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12 Simple Things You Can Do Today To Boost Your Creativity

12 Simple Things You Can Do Today To Boost Your Creativity

“All great deeds and all great thoughts have a ridiculous beginning. Great works are often born on a street corner or in a restaurant’s revolving door.”

– Albert Camus

Whether you want to boost creativity for art, business or personal purposes, these techniques will help give your creativity and your project a kickstart. Choose one, two, or try them all! The magic of creativity is that there is no set process or rule book — it’s about experimenting, adopting a lateral thinking mindset and making an effort to start, no matter how ridiculous or bad you think your ideas are.

1. Combine opposites

Regardless of your reasons for wanting to boost your creativity, combining seemingly random concepts, ideas, words, and things together often produces something entirely original. If you haven’t got long to think up ideas and you have to be original and innovative, combining opposites might work for you. Many artists throughout history have used this technique as a method for creating original pieces. Mona Hatoum is one example.

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2. Realize that creativity is a process

Contrary to what many people believe, the whole lightbulb eureka moment often occurs as a result of a long process rather than being something totally out of the blue. If you want to boost your creativity, you can’t expect to be instantly filled with creative ideas. Write your ideas down, play, explore, and more importantly, recognize that creativity is a process that can be continuously developed and expanded.

3. Look at others in your field

I don’t believe in copying someone else’s hard work at all; however, it’s really important to be aware of other artists, designers, or businesses that you like. Ask yourself: What are they doing well? What do I like about it? What can I use as a starting point to develop my own projects? Become an expert in your field and make yourself aware of what others are doing — only then will you be able to spot gaps and different ways of doing things.

4. Don’t get a brainstorm group

Ever read Quiet: The Power of Introverts in a World That Can’t Stop Talking? Susan Cain goes into great detail, backed with evidence that suggests that creative brainstorming groups actually hinder creativity, resulting in individuals in the group becoming less creative.

5. Use mind maps

Start with your central theme in the middle; create four sub-themes from the central point and start to expand each sub-theme further using singular words to illustrate your points. This doesn’t work for everyone, but it’s a good way of laying all your thoughts out in some sort of a visual structure you can look at clearly. You’ll also be able to see which areas need developing, changing or removing.

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6. Keep a notebook handy

Whether it’s your iPad, notebook or scraps of paper, this one goes without saying. You must write down or draw your thoughts, ideas and concepts, no matter how ridiculous or stupid they might sound. You might find that when you revisit ideas, they’ll trigger new ones you’ll then be able to expand upon.

7. Restrict yourself

Sometimes creativity can be stunted when you’ve got too much to play around with. Try limiting yourself; for example, providing yourself with a theme. Sometimes when people are trying to be more creative they can skim over the surface of lots of different ideas and concepts rather than really choosing to hone in on one.

8. Create obstructions

If you’ve got a spare hour or so, watch The Five Obstructions — it’s a documentary about several filmmakers who give each other obstructions to help boost creativity. You could employ the same technique whether you are an artist or not. The concept is about getting out of your comfort zone and doing things you usually do in different ways by giving yourself obstructions. This forces you not to work in a tried and tested manner. If you’re working in a group, you could write down rules or obstructions on bits of paper then take it in turns to pull ideas out of the hat.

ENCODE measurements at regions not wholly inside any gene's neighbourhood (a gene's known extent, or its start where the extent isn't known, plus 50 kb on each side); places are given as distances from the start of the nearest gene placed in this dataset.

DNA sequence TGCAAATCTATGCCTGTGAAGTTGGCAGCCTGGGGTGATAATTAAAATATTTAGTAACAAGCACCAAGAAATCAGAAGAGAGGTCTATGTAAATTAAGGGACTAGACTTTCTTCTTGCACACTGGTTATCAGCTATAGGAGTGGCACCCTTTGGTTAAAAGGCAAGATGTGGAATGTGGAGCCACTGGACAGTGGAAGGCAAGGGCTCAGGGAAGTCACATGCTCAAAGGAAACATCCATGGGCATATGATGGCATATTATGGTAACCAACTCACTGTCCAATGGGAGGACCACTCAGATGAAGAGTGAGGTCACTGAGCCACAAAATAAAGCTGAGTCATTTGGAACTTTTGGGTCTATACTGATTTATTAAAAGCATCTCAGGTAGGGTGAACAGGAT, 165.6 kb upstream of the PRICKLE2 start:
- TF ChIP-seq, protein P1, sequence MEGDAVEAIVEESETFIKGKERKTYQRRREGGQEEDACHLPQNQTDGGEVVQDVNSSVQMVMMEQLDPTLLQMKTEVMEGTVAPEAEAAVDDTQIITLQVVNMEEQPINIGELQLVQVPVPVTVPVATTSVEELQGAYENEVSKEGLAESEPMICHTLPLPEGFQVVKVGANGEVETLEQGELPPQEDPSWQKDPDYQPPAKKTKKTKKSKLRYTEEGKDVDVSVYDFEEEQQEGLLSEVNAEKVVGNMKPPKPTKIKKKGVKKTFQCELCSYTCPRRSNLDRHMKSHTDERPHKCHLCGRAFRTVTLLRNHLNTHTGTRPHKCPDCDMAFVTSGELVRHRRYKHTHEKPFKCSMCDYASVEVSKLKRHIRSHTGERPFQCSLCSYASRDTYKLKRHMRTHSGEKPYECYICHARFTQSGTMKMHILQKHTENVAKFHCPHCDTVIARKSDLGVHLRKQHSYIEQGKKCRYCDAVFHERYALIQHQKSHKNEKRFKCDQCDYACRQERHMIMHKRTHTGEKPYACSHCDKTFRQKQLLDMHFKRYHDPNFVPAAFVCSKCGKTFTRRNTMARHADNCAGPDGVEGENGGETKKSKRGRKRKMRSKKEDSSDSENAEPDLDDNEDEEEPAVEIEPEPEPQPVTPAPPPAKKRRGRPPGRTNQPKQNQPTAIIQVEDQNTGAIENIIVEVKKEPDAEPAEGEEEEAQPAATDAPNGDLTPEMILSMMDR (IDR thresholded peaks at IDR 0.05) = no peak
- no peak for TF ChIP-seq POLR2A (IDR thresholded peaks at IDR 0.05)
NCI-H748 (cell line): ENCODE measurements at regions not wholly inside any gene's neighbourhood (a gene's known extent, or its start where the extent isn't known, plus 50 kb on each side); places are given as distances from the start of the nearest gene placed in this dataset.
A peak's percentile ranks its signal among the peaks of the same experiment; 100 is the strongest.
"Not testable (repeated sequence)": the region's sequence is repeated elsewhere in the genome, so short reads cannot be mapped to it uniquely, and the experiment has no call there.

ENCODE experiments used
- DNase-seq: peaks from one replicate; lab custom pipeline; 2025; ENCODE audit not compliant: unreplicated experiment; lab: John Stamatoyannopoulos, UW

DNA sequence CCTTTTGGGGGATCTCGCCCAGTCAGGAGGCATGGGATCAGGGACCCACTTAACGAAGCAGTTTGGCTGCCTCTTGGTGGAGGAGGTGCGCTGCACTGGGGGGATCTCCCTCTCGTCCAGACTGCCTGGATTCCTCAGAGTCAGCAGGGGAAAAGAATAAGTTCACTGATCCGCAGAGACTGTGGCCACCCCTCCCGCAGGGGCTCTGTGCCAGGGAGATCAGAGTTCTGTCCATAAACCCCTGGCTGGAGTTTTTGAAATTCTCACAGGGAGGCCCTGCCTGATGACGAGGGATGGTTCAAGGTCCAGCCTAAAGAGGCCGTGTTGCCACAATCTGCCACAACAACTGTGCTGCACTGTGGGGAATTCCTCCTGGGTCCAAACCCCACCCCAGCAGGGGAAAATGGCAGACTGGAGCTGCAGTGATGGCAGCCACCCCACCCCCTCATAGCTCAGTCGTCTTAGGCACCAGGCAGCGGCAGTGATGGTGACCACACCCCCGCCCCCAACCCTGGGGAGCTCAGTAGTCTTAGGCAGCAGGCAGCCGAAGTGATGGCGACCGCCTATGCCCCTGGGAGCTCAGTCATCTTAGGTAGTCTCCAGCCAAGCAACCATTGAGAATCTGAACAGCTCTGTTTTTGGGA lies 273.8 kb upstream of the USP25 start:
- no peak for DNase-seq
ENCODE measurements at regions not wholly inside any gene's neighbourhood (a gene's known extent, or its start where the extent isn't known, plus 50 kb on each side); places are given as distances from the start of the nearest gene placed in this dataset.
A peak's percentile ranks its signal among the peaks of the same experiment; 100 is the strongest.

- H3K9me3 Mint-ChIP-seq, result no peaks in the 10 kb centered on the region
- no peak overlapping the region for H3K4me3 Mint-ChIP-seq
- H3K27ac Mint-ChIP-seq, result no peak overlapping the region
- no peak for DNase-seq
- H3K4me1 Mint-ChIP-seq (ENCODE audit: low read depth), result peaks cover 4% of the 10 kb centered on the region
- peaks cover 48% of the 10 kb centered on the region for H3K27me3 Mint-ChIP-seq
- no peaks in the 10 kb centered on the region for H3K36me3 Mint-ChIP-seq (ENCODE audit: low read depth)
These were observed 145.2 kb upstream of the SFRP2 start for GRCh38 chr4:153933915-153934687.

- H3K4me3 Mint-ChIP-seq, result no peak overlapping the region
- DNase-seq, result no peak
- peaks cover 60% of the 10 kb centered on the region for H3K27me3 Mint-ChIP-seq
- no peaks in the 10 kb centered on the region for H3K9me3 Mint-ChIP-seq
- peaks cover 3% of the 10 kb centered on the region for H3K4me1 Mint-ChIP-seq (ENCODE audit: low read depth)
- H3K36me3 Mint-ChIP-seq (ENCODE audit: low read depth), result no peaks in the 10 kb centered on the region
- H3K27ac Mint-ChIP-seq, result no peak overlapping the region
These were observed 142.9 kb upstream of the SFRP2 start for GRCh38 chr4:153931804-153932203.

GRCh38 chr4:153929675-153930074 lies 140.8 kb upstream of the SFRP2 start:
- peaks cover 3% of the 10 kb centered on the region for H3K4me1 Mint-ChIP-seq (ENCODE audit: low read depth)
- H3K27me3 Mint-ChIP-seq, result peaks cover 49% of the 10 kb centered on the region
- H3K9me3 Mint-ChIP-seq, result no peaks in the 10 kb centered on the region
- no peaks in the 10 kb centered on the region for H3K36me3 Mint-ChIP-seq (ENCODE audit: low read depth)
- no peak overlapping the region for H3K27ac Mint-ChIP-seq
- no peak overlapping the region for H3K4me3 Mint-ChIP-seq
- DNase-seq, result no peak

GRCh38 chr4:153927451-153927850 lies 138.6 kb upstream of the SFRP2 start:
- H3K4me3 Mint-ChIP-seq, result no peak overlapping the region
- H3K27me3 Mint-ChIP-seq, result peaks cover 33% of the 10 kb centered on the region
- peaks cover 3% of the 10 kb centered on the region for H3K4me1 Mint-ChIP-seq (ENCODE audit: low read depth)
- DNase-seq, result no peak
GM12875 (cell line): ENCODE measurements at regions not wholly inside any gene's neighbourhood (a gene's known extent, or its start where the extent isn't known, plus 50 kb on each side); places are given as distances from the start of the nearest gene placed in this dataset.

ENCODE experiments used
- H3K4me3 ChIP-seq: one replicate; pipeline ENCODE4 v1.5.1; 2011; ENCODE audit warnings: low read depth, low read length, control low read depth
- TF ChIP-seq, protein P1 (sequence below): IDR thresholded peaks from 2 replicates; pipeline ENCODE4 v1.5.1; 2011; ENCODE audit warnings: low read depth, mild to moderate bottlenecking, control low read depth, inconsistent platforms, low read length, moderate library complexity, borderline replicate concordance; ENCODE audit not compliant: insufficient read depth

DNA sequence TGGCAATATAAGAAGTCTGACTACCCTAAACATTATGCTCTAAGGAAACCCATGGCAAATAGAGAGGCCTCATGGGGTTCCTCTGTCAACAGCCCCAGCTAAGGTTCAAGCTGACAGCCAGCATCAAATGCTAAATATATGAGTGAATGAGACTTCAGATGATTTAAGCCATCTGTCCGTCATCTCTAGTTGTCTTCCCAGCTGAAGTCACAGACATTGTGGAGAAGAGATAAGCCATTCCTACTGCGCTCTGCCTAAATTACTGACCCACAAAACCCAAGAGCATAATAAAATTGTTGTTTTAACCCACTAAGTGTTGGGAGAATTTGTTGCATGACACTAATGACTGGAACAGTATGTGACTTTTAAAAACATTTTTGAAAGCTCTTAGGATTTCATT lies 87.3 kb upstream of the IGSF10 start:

9. Feel free

Exercise and get the endorphins flowing; smile at the little things; laugh more… Contrary to popular belief, being creative isn’t about being depressed and miserable. When you’re happy, you’ll feel freer and more responsive to the world around you, which in return will help to boost your creativity.

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10. Let your logical mind rest for a bit

Creativity is hard to pin down; there is no ‘one size fits all’ creativity-boosting rule book. So, when you find yourself cutting ideas off or telling others why something couldn’t possibly work, bite your tongue, because great creative ideas often have a ridiculous, totally illogical beginning. It’s how you respond to the idea that counts.

11. See the world through the eyes of a creative person

“Art is everywhere, except it has to pass through a creative mind.”

— Louise Nevelson

Spend the day capturing the world through a camera, paint spontaneously, dance, write down your observations. Take inspiration from a creative person you admire and imitate what they do for a day to get an idea of how they see the world. Sometimes just a slight shift in outlook can give your creativity a massive boost.

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12. Start now

Be a doer and certainly don’t stop yourself before you’ve even started. This one is probably the most important. Do something small each day to help you boost your creativity, even if this means simply writing down your thoughts and ideas. It’ll really help you in the long run. Creativity, after all, is a journey that can take many interesting twists and turns — you have to start it to really reap the results.

Finally, if anyone else has any creativity-boosting ideas, please share them below. I’d love to hear your thoughts. If you’re after further reading, check out lateral thinking author, Edward de Bono.

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Last Updated on April 19, 2021

The Art of Taking a Break So You Will Be Productive Again

The Art of Taking a Break So You Will Be Productive Again

Think of yourself as a cup. Each day, you wake up full. But as you go about your day—getting tasks done and interacting with people—the amount in your cup gradually gets lower. And as such, you get less and less effective at whatever it is you’re supposed to be doing. You’re running out of steam.

The solution is obvious: if you don’t have anything left to pour out, then you need to find a way to fill yourself up again. In work terms, that means you should take a break—an essential form of revitalizing your motivation and focus.

Taking a break may get a bad rap in hustle culture, but it’s an essential, science-based way to ensure you have the capacity to live your life the way you want to live it.